I didn’t plan to crochet her in sewing thread, but I couldn’t find the right nuance of her skin colour in regular yarn, and it was very important for me to represent her skin colour as close to her in reality. And I could only find the right nuance in sewing thread, so I had to surrender, and the rest is history.
2. What inspires you?
I feel very inspired by beginner crocheters – the absolute joy and pride when they have finished a project, it can be a granny square, a teddy bear, a scarf, is tangible. It is so pure, like a child’s joy when they have made their first drawing and they show it with such pride… they are just so happy – to see that in adults bring me to tears sometimes.
Designers such as Yohji Yamamoto and Rei Kawakubo (Comme des Garcons) are very inspirational to me. There is a story in their creations that resonates with me on a personal level. I have a friend who worked for Yamamoto, and he had once said that “you can speak to fabric” -– and now I feel I can speak to thread.
I am very inspired by artists who are very dedicated and passionate for their art, I realize that the majority of them have worked relentlessly and very hard, perhaps even sacrificed a lot. And so I can feel the love and dedication they have put in their art, and I feel connected on a personal and emotional level.
My husband also inspires me. He is a fantastic supporter of my handicraft, and he never questions the hundreds of hours I put into my dolls. The Neneh Cherry doll took about 1200 hours to complete. He even helped me make a stop motion music video for Neneh Cherry. My new project is singer Sade, and so far I have crocheted nearly 16000 stitches and 500+ hours. He does however worry about my stiff shoulders and back, but I do a lot of stretching and have good posture.
Here is the Video:
3. How does your every day look like?
I have a regular job, so my days are exactly like any other parent: wake up early, coffee coffee coffee, and struggling to wake the children up and getting them ready for school. I walk my youngest to school and then go to work. I crochet in my spare time, in the evenings, weekends and holidays. I used to crochet up to 12-15 hours during the weekends and holidays, but my back and shoulders were quite damaged by that, so I now crochet 2-3 hours per occasion. I can’t stress enough the importance of ergonomy and breaks. I stretch and do relaxation exercises minimum of 1 hour every night.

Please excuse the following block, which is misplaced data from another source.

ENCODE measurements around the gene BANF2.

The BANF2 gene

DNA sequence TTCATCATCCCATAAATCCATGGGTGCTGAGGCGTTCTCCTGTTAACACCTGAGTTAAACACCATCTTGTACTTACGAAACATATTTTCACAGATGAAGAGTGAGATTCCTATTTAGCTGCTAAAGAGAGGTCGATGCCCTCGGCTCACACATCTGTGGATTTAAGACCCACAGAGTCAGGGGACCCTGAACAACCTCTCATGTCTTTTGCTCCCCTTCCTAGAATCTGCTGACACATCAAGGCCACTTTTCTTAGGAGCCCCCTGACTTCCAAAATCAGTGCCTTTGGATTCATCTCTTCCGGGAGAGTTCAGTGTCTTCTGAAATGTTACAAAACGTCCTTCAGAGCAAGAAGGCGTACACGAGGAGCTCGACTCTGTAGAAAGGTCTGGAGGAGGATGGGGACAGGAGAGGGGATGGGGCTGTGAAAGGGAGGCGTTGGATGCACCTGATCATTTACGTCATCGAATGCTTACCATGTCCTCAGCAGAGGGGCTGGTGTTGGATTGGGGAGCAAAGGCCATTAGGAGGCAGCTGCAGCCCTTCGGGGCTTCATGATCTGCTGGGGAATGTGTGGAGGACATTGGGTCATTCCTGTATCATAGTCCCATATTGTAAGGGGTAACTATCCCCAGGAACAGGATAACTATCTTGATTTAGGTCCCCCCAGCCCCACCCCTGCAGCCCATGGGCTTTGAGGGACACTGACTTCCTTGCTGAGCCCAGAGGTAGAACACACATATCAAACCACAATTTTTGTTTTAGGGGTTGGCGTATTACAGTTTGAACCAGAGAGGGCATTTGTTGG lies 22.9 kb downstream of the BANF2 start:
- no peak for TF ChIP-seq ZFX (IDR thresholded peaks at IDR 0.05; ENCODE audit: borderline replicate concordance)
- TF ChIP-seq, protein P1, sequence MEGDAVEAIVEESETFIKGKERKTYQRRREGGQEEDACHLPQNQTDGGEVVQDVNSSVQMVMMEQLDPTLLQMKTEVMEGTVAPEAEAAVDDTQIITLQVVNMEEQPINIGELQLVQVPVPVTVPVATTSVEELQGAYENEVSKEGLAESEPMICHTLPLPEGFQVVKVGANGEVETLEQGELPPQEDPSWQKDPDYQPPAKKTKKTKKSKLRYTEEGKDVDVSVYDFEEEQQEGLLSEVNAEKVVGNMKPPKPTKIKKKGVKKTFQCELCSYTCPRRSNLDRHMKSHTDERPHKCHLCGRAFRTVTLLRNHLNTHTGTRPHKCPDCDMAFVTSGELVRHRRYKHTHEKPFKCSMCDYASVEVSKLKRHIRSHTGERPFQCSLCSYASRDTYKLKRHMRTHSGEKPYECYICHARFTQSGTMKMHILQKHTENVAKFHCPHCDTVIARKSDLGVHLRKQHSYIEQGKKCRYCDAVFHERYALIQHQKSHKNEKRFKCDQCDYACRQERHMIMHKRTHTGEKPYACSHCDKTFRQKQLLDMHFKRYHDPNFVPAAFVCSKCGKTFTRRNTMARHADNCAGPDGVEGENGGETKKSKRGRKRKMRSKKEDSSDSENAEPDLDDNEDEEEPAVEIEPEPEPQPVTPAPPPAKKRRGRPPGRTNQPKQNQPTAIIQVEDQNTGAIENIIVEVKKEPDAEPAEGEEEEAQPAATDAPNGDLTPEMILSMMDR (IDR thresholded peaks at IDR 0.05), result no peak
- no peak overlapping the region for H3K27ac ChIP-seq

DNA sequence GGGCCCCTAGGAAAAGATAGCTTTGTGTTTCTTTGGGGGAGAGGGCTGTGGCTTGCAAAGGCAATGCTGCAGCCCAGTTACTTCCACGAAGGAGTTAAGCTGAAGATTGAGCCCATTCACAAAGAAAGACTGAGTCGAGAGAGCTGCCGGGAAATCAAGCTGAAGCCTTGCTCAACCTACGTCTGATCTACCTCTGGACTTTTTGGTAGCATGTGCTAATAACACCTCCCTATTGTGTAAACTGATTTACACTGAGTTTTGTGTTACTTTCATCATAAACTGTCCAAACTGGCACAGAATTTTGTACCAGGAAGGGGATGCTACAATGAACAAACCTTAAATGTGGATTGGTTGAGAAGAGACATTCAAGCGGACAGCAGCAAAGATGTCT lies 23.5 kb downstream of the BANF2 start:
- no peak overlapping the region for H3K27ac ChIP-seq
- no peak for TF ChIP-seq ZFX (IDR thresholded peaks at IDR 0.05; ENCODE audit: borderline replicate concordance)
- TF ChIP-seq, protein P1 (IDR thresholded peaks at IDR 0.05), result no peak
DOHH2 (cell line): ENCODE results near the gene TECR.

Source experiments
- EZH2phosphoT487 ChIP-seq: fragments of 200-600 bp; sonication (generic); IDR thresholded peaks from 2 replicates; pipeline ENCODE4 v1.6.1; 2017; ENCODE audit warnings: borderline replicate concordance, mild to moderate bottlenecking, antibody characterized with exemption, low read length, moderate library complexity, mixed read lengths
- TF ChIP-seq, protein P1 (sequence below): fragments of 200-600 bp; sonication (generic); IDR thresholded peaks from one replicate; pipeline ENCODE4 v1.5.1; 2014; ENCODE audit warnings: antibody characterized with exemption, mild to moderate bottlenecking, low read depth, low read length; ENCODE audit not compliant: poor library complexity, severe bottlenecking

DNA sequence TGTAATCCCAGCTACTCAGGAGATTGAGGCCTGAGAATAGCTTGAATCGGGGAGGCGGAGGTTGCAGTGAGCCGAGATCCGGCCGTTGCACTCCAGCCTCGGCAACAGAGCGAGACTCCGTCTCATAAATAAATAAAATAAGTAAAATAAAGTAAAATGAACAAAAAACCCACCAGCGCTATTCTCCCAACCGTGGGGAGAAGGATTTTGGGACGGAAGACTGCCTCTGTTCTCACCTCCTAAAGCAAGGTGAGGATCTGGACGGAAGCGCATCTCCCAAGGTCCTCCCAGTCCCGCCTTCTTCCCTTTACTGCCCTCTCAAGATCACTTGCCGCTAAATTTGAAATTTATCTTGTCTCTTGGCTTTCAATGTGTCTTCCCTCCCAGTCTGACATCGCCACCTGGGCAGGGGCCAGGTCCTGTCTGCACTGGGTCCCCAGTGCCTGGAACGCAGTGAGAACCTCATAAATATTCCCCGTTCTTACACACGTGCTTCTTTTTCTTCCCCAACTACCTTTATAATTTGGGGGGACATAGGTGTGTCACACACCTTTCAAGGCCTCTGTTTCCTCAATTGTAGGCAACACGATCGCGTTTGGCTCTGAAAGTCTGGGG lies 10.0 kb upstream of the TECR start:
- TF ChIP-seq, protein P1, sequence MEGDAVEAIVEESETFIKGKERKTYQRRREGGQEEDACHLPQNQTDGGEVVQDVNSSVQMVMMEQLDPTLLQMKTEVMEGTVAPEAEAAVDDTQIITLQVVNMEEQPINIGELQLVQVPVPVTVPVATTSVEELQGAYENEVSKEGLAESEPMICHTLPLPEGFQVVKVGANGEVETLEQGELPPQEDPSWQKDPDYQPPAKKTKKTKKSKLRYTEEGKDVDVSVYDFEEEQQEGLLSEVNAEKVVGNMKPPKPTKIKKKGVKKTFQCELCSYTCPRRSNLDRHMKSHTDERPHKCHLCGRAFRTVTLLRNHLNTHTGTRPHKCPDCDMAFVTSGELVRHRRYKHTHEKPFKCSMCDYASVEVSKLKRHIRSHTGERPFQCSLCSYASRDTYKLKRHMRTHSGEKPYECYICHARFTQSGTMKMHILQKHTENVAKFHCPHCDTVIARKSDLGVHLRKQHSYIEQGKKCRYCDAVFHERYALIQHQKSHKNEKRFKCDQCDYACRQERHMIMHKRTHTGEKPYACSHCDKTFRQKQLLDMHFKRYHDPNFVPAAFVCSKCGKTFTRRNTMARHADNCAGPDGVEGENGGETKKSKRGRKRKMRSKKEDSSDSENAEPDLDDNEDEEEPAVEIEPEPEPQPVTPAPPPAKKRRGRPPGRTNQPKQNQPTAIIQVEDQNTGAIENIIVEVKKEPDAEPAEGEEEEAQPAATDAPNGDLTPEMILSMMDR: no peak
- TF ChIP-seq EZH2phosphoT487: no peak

And here is Sade, a new project Ayda is still working on it.
One arm is 3000 stitches.
4. What is your favorite yarn?
5. Where can people find you?
On Instagram: Instagram.com/aydasdolls
I am so excited I got to meet Ayda and show her work on my blog. I love featuring outstanding artists and share their stories with my readers.
I am sure you were also wondering, so I asked Ayda if she sells her dolls and takes any custom orders.
This is what she said:
“As for now, I don’t sell or take custom orders. I tried once to sell and opened an Etsy shop, but I am such a terrible seller, and most importantly, it took away time and focus from what I really wanted to do – which was to create.
I make them only from inspiration, and because they take such a long time to make, I also must be obsessed with the person I make a doll of. It is the love that keeps me going. And that is also why I can’t take custom orders because “what if I don’t love the doll I am making?” So that is part of the process. But many people have said that the dolls should be in a museum, so maybe I should have an exhibition. Who knows.”
Thank you so much for reading this interview. If you have more questions about Ayda Lund’s work, you can post a comment below or contact her on her Instagram.
Have a beautiful day, and enjoy crocheting.